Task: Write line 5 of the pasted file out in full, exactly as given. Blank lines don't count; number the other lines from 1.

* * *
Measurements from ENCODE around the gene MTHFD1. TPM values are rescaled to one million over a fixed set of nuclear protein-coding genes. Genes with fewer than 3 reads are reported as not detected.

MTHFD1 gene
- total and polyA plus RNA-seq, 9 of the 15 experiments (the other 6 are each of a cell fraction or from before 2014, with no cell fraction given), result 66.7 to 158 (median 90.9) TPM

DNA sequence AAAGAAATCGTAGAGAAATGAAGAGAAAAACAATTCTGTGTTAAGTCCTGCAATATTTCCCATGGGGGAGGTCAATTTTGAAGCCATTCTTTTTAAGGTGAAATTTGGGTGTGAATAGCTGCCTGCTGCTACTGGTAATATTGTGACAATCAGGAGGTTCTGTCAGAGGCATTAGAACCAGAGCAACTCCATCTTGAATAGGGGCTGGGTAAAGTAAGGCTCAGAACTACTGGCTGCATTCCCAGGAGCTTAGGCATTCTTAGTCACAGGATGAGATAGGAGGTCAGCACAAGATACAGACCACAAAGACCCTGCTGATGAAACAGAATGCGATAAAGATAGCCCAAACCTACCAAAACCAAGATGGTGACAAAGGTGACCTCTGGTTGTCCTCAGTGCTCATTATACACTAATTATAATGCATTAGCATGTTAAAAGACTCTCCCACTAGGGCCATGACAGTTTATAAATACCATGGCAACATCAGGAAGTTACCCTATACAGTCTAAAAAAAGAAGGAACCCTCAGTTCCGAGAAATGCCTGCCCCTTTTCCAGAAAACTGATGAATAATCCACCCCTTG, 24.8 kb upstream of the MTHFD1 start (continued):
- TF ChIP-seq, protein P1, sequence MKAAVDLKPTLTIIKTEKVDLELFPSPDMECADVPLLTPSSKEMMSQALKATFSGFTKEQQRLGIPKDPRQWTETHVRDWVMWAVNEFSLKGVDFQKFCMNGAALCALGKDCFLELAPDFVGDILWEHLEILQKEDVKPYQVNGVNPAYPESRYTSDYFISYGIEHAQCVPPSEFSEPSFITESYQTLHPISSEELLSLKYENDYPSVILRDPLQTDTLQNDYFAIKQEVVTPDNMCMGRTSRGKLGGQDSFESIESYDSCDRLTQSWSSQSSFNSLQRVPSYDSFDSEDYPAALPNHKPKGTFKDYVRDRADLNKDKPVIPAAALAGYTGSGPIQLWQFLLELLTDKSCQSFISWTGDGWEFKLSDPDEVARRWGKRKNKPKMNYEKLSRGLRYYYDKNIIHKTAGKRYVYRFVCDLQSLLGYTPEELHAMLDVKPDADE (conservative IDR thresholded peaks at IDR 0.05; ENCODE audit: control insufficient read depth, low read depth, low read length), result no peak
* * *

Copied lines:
- TF ChIP-seq, protein P1, sequence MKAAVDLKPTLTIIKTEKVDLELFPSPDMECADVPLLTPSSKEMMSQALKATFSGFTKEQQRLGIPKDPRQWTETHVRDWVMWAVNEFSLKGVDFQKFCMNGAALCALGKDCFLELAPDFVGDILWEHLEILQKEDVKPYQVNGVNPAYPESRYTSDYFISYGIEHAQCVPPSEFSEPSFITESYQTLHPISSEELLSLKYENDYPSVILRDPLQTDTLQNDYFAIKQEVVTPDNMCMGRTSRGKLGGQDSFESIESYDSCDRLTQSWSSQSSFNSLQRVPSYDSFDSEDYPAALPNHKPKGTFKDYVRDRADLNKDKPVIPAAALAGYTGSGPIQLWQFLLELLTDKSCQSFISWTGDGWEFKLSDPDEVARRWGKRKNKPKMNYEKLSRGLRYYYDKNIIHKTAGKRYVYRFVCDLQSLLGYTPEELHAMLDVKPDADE (conservative IDR thresholded peaks at IDR 0.05; ENCODE audit: control insufficient read depth, low read depth, low read length), result no peak